I mean both what the crime was, and the evidence that existed for the crime. (I'd have more sympathy for a prisoner if I knew there was a possibility they might have been innocent)


    Former minister on the Mexican Supreme Court, Juventino Victor Castro y Castro, explained why his country does not punish the actual act of breaking out of jail. "The person who tries to escape is seeking liberty, and that is deeply respected in the law… The basic desire for freedom is implicit inside every man every person, so trying to escape cannot be considered a crime."

    Prisoners who try to escape from Mexican prisons can, however, still be criminally charged if during their escape they do things like damage property, bribe guards, or conspire with others to escape.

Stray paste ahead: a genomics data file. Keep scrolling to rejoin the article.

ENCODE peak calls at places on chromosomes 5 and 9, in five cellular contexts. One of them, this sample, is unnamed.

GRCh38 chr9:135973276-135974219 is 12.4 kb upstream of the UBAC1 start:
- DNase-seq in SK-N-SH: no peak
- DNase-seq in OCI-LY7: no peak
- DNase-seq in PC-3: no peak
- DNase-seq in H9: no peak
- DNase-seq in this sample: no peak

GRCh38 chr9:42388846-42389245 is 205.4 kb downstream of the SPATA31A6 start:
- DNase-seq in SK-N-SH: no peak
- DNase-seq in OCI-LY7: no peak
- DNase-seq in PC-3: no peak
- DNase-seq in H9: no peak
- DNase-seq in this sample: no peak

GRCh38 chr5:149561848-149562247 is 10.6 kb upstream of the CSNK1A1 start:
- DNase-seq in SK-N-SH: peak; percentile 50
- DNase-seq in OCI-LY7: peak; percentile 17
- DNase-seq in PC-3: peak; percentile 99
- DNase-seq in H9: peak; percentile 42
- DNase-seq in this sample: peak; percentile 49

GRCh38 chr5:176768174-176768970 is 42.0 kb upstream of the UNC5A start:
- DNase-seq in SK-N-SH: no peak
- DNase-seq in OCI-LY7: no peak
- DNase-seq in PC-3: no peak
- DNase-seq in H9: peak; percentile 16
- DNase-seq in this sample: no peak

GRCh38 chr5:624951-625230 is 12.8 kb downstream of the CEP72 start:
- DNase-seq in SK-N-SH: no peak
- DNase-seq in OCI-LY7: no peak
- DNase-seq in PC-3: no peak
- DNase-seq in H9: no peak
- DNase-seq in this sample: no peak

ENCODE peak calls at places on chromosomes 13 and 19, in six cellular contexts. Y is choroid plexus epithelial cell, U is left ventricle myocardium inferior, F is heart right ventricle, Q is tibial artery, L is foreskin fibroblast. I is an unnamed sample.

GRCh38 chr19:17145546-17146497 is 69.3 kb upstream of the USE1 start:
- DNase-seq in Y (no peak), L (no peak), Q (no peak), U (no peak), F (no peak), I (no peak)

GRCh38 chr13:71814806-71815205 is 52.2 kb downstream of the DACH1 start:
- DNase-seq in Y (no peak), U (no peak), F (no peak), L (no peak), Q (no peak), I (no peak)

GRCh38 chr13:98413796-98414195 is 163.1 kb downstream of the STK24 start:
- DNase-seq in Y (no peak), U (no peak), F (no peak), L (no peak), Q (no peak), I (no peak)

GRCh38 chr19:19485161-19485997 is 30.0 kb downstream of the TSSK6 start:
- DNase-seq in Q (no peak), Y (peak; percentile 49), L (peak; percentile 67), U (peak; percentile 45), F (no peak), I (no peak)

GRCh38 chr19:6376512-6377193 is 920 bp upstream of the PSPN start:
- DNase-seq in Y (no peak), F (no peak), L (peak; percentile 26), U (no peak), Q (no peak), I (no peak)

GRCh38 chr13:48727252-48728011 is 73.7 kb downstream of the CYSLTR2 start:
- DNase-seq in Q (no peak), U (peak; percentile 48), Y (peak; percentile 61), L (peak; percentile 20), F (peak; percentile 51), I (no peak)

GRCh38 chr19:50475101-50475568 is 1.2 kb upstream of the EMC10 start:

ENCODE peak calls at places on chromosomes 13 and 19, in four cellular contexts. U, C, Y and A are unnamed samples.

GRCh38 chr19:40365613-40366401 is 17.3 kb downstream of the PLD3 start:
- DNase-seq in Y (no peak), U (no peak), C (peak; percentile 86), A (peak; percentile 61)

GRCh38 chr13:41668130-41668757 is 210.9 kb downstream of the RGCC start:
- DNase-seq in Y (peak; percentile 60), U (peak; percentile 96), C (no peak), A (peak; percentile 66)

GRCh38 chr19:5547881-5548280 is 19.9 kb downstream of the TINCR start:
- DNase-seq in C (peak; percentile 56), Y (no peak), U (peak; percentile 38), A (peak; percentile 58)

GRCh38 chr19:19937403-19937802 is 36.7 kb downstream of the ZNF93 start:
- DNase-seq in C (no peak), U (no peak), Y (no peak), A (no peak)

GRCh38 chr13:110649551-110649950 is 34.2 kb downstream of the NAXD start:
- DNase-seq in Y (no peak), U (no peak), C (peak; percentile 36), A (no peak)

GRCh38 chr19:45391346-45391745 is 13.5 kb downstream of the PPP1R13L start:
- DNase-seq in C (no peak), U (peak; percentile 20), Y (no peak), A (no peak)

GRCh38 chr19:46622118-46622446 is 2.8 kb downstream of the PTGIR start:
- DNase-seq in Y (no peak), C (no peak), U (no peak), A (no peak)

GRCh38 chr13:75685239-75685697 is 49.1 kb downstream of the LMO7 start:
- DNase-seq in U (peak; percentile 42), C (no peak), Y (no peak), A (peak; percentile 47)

Last edited: Oct 11, 2022
  3. kazenatsu

    kazenatsu Well-Known Member Past Donor

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    More is revealed about the abuse he suffered in prison in this article:

    "He was placed in solitary confinement for 11 days. During this time he was often muscled into a straitjacket, from which he managed to free himself twice, and leg irons. He was routinely doused by deputies with water and pepper spray. He was kept naked, shoeless and there was no mattress, running water or light in his cell. ...
    Not long after he was deposited at FSP, 15 inmates gang raped him. He underwent surgery to repair the damage that arose from the sexual assault."

    https://palmbeach.floridaweekly.com/articles/prison-houdini/
    Prison Houdini, Mark DeFriest could escape anything but a 35-year sentence for stealing some tools--that were his, Bill Cornwell, Palm Beach Florida Weekly, July 09, 2015

    Can any of us say we would not have been trying to escape under those circumstances?
     
    Last edited: Oct 11, 2022